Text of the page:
Blockchain Solutions Coming for U.S. Crude Oil Market
Natixis, Trafigura Trading and IBM announced that they have partnered up to deliver the first-ever blockchain-based commodity trade finance platform for the U.S. crude oil market. The new platform will allow crude oil transactions to be digitized to ensure more transparency and efficiency as well as improved security in the trade finance process.
The new platform is built on the Linux Foundation’s Hyperledger Fabric blockchain and will allow all stakeholders in a crude oil transaction to view and share data on the status of the transaction throughout its entire process.
By using the new distributed ledger platform, crude oil trade finance industry participants will benefit from improved efficiency through lower overhead costs and few intermediaries, a reduction in cash cycle times, increased transaction transparency to reduce the potential of fraud or tampering with documents, and the ability to audit the entire transaction process through the use of shared processes and record-keeping.
“We have chosen the Hyperledger Fabric but we have put on top of it our own platform/application with our industry-specific purpose (with IBM and Natixis developers),” Arnaud Stevens, Natixis’s New York Head of Global Energy & Commodities, told Bitcoin Magazine. “This prototype has been built in a robust technology environment providing security, confidentiality, auditability, reliability and scalability. And Natixis continues to test and to work on the different distributed ledger technologies (Corda, Ethereum, in addition to Hyperledger Fabric) with its own projects and with other banks (R3).”
Up until now, commodity trade finance transactions have relied heavily on paper documentation, which often leads to delays and human errors and opens up the potential of fraud and lost documentation. By digitizing all involved documents, including trade documents, shipment updates and delivery and payment status, and enabling them to be stored in a shared ledger, every trade transaction can be executed in a much more efficient and transparent manner.
The new distributed ledger platform used by the French bank Natixis and the commodity trading company Trafigura is hosted on IBM’s Bluemix cloud platform, which was delivered by IBM France.
In the future, the platform will be expanded to enable all stakeholders in a crude oil trade finance transaction to enter data directly onto the distributed ledger, which will provide real-time status updates to all transaction participants to ensure that the transaction is processing smoothly and without the risk of fraud.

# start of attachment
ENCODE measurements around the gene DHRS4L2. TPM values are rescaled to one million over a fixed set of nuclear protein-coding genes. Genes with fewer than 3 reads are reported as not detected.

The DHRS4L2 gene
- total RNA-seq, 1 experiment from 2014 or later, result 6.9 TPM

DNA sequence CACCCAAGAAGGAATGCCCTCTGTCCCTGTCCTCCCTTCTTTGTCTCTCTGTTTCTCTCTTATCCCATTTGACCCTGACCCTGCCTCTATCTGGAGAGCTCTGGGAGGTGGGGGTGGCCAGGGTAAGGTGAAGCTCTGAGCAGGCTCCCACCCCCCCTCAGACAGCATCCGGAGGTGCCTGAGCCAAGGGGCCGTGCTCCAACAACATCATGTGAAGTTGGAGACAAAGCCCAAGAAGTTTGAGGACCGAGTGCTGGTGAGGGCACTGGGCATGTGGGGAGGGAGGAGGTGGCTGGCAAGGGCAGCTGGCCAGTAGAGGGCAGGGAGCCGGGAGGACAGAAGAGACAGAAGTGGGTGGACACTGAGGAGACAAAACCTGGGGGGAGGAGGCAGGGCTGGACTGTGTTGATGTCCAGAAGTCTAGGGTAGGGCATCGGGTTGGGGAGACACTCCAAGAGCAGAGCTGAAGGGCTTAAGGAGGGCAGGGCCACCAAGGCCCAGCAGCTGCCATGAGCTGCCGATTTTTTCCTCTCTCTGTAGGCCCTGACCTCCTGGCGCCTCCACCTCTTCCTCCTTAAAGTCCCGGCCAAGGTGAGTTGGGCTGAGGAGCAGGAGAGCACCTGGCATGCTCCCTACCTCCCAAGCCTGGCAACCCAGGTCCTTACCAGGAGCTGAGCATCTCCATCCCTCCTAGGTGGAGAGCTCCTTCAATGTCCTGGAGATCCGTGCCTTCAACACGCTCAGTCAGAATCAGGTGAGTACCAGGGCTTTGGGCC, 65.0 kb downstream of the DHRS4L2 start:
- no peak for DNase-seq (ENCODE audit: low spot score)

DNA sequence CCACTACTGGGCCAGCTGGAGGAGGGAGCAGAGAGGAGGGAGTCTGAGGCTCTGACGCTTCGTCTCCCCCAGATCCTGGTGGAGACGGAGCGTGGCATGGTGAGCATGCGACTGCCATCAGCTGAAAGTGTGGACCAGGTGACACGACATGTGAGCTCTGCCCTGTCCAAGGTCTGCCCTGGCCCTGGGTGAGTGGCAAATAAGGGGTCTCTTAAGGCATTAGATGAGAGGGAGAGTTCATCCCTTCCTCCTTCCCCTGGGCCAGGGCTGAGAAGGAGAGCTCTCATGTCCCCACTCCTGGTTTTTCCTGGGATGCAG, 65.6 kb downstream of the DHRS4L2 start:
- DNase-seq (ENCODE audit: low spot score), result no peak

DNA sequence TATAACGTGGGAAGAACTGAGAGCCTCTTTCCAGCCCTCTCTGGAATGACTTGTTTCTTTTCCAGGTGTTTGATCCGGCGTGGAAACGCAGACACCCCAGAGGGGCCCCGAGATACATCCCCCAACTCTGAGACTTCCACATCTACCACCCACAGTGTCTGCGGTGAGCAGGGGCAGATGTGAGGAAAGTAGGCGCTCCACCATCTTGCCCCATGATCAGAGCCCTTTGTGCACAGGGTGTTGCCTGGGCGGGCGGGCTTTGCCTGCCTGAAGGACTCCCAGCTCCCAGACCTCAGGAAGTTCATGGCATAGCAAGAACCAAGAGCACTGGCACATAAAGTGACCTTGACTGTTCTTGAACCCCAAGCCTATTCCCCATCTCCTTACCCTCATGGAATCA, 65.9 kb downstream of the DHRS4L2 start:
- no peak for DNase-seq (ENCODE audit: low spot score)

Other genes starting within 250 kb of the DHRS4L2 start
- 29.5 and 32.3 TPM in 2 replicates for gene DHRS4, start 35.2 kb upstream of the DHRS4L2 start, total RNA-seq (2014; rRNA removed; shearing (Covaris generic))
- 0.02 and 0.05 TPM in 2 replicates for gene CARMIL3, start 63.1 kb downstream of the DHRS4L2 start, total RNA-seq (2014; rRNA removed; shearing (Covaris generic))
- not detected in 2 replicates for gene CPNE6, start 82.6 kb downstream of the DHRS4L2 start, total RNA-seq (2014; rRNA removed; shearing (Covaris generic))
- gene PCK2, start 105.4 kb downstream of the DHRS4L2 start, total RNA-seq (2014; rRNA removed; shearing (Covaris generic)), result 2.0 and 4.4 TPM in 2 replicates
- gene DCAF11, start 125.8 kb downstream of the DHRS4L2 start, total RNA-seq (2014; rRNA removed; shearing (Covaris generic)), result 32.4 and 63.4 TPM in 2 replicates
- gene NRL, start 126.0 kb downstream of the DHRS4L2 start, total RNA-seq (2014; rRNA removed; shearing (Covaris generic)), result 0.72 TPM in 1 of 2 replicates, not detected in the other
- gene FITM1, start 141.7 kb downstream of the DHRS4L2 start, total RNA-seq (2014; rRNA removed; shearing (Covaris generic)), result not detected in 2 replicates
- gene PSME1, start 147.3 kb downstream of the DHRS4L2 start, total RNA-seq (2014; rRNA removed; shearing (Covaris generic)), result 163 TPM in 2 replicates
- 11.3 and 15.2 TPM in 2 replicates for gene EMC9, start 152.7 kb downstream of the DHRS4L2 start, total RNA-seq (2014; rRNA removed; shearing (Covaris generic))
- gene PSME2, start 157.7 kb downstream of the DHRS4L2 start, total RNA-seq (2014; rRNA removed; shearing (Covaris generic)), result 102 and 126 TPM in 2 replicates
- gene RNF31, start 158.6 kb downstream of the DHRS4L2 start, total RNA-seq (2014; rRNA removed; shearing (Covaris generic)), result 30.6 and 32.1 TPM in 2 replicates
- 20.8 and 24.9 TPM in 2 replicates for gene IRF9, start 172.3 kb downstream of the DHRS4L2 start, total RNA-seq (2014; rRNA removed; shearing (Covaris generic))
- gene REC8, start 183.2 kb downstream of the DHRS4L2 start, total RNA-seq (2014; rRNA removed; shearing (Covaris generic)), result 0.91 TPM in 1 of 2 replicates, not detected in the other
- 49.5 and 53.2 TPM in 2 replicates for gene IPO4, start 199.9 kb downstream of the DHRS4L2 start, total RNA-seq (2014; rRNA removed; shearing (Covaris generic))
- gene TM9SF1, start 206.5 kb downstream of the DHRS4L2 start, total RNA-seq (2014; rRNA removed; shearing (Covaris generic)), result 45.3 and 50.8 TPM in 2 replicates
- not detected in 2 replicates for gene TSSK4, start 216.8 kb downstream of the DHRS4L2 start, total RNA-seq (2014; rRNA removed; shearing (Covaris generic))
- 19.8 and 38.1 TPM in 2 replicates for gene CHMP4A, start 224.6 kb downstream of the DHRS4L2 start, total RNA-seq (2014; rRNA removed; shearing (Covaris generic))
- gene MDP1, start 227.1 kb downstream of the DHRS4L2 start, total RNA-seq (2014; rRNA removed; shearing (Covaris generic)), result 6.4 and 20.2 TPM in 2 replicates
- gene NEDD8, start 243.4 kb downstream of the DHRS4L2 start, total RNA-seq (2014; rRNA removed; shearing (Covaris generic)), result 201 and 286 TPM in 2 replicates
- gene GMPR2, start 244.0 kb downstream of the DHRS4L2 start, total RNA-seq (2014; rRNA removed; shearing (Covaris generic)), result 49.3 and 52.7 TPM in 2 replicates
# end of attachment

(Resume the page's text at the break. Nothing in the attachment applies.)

Furthermore, the new trade finance platform has been designed for large-scale adoption by the entire industry via a shared permissioned ledger that all trading partners have access to.
“Together with Natixis and IBM, we have analyzed the workflow of crude oil transactions in the U.S., detailing the different steps of a transaction, our interactions with the financial institutions and the documents exchanged among the various parties,” said Rodney Malcolm, CFO of Trafigura Trading North America. “The goal is to replace paper-heavy manual processes with blockchain-based workflows to improve transparency and data sharing. With the distributed ledger technology, all transaction participants in the network are updated simultaneously with a record that cannot be altered or tampered with.”
Furthermore, Malcolm told Bitcoin Magazine that Trafigura was brought into the project as Natixis and IBM were already in the process of developing a blockchain solution for the oil trade and were looking for a leader in the U.S. oil trading business to be a participant in the concept trial.
Stevens suggested that it may be at least another year before the technology is ready to go into production mode.
“We had begun to discuss the use of blockchain [technology] with Trafigura’s peers in the U.S. as well as other commodity banks, and we see a clear interest in testing the technology,” he told Bitcoin Magazine. “We would like to get into production mode as soon as possible, but it will not be before 2018. The industry is looking for significant advancements in efficiency, transparency and security. Adoption of blockchain technology could enable faster, permissioned, immutable, transparent and auditable business-to-business interactions between companies and their business partners in the energy and commodity industry.”
He added, “Blockchain [technology] is a team sport; it’s about operating a business network, and we would like to invite the key players in the commodity trading space in the U.S. to join this initiative to create an industry-specific platform. We recognize that we can’t build everything ourselves and that’s why we are open to collaborating with like-minded partners.”